CIG’s research on forest ecosystems of the Pacific Northwest (PNW) primarily focuses on how climate fluctuations at annual to millennial time scales affect forest growth, regeneration, fire disturbance, and carbon dynamics.
PNW forests are diverse, ranging from temperate rainforest to subalpine forest to dry savanna. The responses of different tree species and forest ecosystems to climate variability and change are equally diverse. Empirical studies and modeling across environmental gradients in the Olympic and Cascade Mountains are providing insight into the spatial and temporal variability of these responses. Our data is improving the scientific basis for predictions about forest productivity and ecological disturbance in the face of changing temperature and precipitation patterns. This information can, in turn, be used to inform PNW forestry management decisions.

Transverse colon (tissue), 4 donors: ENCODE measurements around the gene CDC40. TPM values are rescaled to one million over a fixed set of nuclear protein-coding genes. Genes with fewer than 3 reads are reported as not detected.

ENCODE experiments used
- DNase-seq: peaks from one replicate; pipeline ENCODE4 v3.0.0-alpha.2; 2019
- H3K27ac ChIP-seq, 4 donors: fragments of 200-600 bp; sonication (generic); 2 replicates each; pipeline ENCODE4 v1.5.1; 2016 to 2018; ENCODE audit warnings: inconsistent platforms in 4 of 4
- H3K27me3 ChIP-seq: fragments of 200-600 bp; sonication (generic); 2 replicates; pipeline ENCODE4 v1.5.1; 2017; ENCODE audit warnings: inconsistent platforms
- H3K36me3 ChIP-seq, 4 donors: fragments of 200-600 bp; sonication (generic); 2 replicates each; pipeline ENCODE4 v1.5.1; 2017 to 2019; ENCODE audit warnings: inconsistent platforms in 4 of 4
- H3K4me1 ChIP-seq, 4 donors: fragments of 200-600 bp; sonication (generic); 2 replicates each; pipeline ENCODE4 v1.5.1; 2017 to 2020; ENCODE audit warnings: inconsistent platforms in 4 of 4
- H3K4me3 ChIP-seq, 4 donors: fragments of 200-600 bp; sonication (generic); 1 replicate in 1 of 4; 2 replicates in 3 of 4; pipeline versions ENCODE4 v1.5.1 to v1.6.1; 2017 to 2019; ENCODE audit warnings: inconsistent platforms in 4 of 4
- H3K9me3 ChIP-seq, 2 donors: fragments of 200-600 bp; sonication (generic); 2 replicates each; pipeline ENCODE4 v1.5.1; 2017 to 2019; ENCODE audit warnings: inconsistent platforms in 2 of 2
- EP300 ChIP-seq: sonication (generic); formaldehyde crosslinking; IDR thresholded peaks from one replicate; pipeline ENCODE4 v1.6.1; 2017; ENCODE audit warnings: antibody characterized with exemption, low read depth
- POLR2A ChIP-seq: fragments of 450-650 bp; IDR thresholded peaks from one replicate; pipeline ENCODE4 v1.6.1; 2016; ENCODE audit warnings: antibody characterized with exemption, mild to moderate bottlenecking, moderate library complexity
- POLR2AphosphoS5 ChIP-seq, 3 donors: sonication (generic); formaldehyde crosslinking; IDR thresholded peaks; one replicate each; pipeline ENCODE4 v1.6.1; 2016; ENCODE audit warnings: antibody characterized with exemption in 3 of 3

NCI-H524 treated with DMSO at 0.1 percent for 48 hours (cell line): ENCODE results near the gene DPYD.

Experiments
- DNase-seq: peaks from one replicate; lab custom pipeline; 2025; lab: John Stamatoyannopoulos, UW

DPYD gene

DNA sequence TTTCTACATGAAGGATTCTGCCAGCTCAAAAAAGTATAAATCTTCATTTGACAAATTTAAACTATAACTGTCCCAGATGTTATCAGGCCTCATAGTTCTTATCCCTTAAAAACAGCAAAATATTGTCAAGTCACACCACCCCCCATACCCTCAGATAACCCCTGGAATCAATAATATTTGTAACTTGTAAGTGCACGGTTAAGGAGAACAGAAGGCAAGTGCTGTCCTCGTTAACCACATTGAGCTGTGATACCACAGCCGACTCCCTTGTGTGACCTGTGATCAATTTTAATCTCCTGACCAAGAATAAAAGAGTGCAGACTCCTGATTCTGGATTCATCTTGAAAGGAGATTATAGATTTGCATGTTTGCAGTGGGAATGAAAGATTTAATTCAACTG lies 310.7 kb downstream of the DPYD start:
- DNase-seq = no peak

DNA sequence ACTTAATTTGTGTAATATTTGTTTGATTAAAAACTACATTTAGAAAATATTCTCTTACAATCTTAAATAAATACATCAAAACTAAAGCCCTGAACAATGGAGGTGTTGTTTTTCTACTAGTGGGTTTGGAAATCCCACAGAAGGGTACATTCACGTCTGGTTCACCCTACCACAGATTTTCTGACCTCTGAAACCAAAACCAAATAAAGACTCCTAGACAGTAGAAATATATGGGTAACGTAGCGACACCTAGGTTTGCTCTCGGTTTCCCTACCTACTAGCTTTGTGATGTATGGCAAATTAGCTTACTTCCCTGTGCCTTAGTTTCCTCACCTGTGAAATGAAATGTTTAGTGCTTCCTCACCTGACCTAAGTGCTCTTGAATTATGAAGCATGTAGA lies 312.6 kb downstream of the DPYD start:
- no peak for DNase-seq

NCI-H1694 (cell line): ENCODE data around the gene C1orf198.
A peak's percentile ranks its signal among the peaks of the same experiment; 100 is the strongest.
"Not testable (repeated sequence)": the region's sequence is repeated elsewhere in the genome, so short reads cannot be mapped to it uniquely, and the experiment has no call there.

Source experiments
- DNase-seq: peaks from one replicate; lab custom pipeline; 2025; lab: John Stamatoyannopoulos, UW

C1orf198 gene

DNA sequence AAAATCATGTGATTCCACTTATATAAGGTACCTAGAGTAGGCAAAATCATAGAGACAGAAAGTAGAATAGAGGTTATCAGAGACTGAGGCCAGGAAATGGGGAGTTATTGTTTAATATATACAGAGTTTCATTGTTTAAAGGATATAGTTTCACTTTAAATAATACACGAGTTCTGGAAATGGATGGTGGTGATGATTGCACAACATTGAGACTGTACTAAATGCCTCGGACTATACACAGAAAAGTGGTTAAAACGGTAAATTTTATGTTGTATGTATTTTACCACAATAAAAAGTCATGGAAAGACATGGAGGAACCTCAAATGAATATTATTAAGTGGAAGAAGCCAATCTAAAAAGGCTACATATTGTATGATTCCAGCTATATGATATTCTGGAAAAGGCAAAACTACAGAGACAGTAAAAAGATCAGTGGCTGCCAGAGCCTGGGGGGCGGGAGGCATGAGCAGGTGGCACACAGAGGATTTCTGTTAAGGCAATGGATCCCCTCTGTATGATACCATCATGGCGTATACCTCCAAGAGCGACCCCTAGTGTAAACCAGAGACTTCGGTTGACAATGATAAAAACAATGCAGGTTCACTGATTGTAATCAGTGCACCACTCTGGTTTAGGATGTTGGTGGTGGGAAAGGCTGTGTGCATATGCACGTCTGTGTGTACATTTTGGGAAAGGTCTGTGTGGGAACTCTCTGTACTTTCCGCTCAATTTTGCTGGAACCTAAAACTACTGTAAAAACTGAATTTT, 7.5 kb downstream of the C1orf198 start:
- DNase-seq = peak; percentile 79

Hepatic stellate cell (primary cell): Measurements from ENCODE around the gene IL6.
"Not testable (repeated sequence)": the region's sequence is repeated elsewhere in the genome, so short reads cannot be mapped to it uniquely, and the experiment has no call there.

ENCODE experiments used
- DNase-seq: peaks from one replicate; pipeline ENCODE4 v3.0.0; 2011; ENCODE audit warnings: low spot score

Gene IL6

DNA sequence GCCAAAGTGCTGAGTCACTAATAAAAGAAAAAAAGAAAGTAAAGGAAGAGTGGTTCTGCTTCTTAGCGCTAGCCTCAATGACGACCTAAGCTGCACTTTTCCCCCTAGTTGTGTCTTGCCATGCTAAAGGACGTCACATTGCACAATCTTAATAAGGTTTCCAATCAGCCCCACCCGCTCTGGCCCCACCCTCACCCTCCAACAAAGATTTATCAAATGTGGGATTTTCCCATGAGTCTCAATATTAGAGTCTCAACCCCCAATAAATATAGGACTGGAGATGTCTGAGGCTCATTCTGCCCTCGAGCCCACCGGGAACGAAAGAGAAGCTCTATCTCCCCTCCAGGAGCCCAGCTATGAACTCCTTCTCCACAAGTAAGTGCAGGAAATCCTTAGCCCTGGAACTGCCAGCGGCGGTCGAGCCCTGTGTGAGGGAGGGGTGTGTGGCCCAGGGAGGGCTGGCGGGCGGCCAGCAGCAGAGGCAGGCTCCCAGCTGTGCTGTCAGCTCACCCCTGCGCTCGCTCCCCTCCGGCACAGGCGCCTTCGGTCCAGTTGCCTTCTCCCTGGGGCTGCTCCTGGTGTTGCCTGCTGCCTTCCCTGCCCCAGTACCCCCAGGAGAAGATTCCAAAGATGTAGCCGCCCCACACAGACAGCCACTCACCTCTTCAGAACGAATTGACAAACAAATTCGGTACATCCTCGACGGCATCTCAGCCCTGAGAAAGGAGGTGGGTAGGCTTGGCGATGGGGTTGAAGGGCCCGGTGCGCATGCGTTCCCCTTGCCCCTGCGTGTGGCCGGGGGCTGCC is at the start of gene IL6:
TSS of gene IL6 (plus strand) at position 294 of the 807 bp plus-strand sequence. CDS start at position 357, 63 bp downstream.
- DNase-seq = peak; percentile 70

The primary objectives of research in the forest resources sector of CIG are to:
- Determine the effects of climate variability and change on forest ecosystems ranging from low to high elevation and marine to continental climatic environments.
- Reconstruct past variability in climate, hydrology, and fire, using bioproxies from time series of tree growth and other paleoecological data.
- Understand the relationship between climatic variability and natural disturbance (e.g., fire) at large spatial scales.
- Quantify the role of forest ecosystems in carbon storage.